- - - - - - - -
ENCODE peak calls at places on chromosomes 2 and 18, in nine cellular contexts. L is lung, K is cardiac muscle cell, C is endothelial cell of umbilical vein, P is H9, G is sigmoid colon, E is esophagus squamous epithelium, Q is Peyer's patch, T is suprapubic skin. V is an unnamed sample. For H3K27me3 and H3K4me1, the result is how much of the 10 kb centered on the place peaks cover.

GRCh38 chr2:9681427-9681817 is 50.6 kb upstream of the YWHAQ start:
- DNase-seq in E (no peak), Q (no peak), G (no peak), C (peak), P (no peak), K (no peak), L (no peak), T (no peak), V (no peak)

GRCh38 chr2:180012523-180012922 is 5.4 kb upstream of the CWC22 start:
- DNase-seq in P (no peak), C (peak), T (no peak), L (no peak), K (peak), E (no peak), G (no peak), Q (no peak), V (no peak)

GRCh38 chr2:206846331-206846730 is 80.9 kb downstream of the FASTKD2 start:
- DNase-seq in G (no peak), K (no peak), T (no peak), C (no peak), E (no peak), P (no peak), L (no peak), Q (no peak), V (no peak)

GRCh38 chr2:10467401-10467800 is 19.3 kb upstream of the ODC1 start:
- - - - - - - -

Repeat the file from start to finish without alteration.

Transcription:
ENCODE peak calls at places on chromosomes 2 and 18, in nine cellular contexts. L is lung, K is cardiac muscle cell, C is endothelial cell of umbilical vein, P is H9, G is sigmoid colon, E is esophagus squamous epithelium, Q is Peyer's patch, T is suprapubic skin. V is an unnamed sample. For H3K27me3 and H3K4me1, the result is how much of the 10 kb centered on the place peaks cover.

GRCh38 chr2:9681427-9681817 is 50.6 kb upstream of the YWHAQ start:
- DNase-seq in E (no peak), Q (no peak), G (no peak), C (peak), P (no peak), K (no peak), L (no peak), T (no peak), V (no peak)

GRCh38 chr2:180012523-180012922 is 5.4 kb upstream of the CWC22 start:
- DNase-seq in P (no peak), C (peak), T (no peak), L (no peak), K (peak), E (no peak), G (no peak), Q (no peak), V (no peak)

GRCh38 chr2:206846331-206846730 is 80.9 kb downstream of the FASTKD2 start:
- DNase-seq in G (no peak), K (no peak), T (no peak), C (no peak), E (no peak), P (no peak), L (no peak), Q (no peak), V (no peak)

GRCh38 chr2:10467401-10467800 is 19.3 kb upstream of the ODC1 start: